When you were in your mother’s womb, you didn’t have to do much to ensure your survival. All the nutrients you needed to live and grow were provided to you through the umbilical cord that joined your body to hers. What she ate nourished you. The breaths she took provided you with the oxygen you needed. The waste your body produced was removed by hers.
When you were born, something amazing happened. At the moment you emerged from the womb, you took your first breath. As you opened your lungs and inhaled for the first time, you took oxygen into your body from the outside world for the first time, and began the slow journey of independence from your mother.
With that first breath, your whole circulatory system changed, as it adjusted quickly to getting oxygen from your lungs rather than through the placenta. Your heart changed structure, as the right and left side separated to become two pumps, and the blood vessels that were the circulation system in utero shut down and became ligaments to support your abdominal organs. All this happened in the first inhalation of air into your tiny newborn lungs. Isn’t nature wonderful?
First to last
The very last thing you will do at the other end of the journey that is your life will be to exhale. Assuming that your death is a natural one, rather than a sudden, traumatic death, the final exhalation isn’t as dramatic as the first inhalation. Inhalation requires effort from the body, and there will simply come a time when your body just is no longer able to make that effort. The last exhalation happens and there is no inhalation to follow.
Between the dramatic transformations of the first inhalation, and the quiet ending of the last exhalation is your life. And while the breaths that happen in between might not be as life changing as the first and last, they are all, of course, vitally important.
And how you breathe them can hugely impact your life.
How you breathe is how you live
Breath is the finest gift of nature. Be grateful for this wonderful gift
The breath is vitally connected to our survival. We all know this. We can live for around 4-6 weeks without food. We can survive about a week without water. We will not be healthy in the extremes of these, but we will survive.
We cannot live very long at all without breath.
And yet most of us, while we are generally conscious of eating and drinking, live utterly unaware of our breath. We notice when we have problems with the breath, but we rarely notice when it is working well and getting on with the task in hand.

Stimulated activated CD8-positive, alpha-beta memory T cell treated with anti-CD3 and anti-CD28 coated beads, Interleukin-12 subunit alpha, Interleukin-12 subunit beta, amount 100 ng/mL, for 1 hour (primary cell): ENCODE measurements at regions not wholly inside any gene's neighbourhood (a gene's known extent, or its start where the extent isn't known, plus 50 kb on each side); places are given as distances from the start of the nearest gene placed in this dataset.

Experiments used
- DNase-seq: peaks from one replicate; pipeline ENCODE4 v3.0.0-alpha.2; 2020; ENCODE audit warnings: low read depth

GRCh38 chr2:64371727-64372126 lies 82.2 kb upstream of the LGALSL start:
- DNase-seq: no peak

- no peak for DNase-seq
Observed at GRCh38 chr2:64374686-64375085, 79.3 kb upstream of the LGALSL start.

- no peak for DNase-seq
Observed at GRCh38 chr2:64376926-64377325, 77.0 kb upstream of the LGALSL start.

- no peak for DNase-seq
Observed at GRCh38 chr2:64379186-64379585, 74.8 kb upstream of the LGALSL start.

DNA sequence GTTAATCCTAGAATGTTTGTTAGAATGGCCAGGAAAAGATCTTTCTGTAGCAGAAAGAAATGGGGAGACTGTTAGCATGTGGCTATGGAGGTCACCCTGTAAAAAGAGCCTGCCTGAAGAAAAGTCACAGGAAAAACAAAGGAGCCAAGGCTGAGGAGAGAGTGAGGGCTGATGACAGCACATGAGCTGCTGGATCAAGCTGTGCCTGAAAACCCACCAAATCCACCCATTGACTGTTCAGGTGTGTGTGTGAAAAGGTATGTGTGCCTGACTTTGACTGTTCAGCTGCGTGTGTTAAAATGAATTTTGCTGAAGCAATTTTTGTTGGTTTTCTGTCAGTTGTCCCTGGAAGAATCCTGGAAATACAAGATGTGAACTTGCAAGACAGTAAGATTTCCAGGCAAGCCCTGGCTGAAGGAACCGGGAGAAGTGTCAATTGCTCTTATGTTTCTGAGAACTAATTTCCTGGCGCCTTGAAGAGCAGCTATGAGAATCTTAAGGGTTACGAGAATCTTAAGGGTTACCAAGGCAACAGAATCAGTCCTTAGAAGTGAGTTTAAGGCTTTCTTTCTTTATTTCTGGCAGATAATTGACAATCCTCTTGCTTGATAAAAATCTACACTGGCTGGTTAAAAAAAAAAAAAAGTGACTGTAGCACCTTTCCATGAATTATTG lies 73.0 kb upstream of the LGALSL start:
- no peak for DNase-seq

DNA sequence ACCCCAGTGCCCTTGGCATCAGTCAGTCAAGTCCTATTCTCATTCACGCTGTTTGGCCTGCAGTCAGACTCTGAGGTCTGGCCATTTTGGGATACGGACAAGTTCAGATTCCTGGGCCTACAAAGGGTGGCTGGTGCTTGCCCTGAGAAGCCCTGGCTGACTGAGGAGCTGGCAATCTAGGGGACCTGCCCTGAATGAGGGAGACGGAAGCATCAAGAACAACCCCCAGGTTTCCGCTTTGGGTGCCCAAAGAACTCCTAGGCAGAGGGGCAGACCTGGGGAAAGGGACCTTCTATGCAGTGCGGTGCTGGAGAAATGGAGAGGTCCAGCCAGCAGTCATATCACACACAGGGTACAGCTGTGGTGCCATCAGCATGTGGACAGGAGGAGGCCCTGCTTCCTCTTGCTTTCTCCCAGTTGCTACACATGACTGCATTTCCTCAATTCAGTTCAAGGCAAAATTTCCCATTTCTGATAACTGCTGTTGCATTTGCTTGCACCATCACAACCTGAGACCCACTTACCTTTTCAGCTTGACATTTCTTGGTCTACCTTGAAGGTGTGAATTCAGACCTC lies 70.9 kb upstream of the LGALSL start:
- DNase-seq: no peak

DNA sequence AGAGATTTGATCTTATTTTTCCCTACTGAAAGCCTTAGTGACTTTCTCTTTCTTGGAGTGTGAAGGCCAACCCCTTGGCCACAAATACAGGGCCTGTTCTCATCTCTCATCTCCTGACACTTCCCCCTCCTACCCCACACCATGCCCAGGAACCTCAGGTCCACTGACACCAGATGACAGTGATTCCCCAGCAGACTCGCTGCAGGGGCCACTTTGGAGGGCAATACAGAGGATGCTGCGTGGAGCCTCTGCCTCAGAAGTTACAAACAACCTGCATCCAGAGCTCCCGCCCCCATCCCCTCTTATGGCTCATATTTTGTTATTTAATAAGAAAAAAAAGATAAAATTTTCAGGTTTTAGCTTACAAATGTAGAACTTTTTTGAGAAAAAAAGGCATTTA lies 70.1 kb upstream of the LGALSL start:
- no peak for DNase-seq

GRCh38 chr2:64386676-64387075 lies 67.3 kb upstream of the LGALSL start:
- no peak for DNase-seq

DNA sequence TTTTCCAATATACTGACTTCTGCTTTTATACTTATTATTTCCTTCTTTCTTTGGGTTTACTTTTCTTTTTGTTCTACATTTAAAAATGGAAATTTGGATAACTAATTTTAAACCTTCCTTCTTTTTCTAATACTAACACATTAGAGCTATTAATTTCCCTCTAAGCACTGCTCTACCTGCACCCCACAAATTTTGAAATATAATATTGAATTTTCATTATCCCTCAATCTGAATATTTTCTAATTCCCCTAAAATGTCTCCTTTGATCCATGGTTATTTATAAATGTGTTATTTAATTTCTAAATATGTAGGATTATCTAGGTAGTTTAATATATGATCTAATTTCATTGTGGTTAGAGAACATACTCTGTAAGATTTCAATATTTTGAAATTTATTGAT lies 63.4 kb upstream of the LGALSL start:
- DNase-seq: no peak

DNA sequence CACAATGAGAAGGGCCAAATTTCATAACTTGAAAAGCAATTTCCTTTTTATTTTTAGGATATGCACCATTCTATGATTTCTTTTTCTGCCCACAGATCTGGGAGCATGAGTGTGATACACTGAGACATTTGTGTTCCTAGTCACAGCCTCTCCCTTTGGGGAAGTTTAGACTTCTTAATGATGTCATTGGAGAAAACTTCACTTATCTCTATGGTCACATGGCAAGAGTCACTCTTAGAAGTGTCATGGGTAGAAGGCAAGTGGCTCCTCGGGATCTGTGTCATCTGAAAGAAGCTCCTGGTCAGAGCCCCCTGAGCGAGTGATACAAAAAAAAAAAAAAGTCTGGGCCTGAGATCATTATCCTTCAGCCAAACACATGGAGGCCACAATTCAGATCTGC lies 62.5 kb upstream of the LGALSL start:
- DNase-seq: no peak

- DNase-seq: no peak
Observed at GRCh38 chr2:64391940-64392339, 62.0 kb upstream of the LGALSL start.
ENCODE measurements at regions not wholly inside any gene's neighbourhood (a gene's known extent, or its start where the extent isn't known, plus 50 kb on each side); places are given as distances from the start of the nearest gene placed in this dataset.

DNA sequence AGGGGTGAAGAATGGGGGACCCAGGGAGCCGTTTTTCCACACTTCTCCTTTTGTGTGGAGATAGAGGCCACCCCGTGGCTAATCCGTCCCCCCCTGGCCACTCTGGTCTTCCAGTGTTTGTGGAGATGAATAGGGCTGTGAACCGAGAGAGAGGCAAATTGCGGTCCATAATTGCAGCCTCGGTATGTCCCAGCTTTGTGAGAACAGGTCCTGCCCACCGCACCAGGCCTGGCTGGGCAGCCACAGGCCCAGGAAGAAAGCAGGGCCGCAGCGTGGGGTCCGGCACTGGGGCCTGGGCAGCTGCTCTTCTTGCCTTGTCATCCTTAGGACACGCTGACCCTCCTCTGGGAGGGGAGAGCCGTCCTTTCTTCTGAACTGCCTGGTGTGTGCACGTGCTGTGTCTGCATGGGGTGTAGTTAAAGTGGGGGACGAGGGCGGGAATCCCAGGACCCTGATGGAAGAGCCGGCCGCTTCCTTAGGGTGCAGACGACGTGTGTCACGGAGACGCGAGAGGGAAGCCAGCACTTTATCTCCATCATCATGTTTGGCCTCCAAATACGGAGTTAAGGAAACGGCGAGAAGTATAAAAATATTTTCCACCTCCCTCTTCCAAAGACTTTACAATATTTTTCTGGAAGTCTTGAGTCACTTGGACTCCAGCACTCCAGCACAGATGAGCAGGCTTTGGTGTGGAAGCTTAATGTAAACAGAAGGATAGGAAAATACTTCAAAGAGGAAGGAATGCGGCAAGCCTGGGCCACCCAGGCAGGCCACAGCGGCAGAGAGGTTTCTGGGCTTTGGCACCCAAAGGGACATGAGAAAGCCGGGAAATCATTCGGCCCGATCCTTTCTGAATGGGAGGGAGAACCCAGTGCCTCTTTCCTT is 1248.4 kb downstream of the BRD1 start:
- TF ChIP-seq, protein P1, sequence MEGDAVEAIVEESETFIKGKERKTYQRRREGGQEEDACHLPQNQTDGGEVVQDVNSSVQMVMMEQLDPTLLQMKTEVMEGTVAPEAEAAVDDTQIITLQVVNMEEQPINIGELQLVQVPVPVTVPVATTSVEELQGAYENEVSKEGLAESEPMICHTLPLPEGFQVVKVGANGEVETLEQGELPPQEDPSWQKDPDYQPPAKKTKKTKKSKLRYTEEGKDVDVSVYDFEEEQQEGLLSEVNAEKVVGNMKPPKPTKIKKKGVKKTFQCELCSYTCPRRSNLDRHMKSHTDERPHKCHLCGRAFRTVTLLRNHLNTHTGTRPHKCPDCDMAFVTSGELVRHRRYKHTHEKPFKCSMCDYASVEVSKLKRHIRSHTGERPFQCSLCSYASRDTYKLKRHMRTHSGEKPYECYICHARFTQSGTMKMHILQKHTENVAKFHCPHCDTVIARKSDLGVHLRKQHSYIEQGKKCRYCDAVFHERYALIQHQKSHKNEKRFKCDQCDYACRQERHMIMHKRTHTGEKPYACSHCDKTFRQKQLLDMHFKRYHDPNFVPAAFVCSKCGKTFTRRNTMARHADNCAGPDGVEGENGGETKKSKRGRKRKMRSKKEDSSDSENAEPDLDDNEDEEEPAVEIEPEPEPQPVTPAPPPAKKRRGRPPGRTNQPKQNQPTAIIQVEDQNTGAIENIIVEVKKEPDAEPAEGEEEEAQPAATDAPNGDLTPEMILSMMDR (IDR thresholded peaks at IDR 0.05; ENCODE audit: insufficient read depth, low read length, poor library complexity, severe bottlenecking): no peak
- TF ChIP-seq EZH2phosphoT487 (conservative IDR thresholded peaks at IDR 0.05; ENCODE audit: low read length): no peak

When you breathe without awareness, you tend to live without awareness.
Stopping to notice the breath is a powerful and effective way to step into the present moment, connect to your body, still your mind and gain mastery over your emotions.
When you learn to control your breath, you learn to control your emotional response to the world. When you form a connection to your breath, and live with greater awareness of it, you can sense your emotional response in your body before your mind is really aware of it. When you learn to take deeper breaths consciously, in time your unconscious breaths become deeper as well. And when you breathe deeper, your whole being is happier and healthier for it.
It is possible, through good breathing, to take the breath beyond a vital tool for survival to one that helps us thrive and grow.
Try it for yourself
I invite you to try this out for yourself, and discover the impact that deep breathing can have.
In this short audio, I guide you through a short practice (just a little over 7 minutes in total) to help to to develop greater awareness of your breath, and to begin to train your mind to focus on your breath. Your mind will not want to focus on your breath, so don’t be surprised if it goes into overdrive with thoughts the second you try to focus on your breath. Please don’t think this means you ‘can’t do it’. It simply means that you are a human being with a normal mind. The purpose of this practice is to notice how much our brains keep us distracted, and to learn to let go of the distractions.
We will explore this in later posts, but for now, discover it for yourself with this short practice
Journey with me into the breath
Over the next few weeks of blogging, I will be guiding you on a journey into your breath. Together we will explore the theory and practice of learning to breathe better, to live better. We will look at how your breath impacts your physical health. How learning to breathe can affect your mental health. How it can help you manage your emotions. How it can lead to a more connected life. We will look at where the breath fits into a Yoga life, and the importance of the breath in your yoga practice. We will look at what the ancient Yogis knew about the breath, and how modern science is catching up to their ancient wisdom.
If you are looking to improve your health, reduce stress, live more fully, slow down time, get better sleep, age well, or improve your life in any way, then learning to breathe well will help you achieve these goals.
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*grateful thanks to Leslie Kaminoff for his beautiful description in his ‘Yoga Anatomy’ book of the impact the first inhalation has. The first time I read it, it made me cry to realise just how magnificent and astonishingly wonderful the human body, and the breath, is.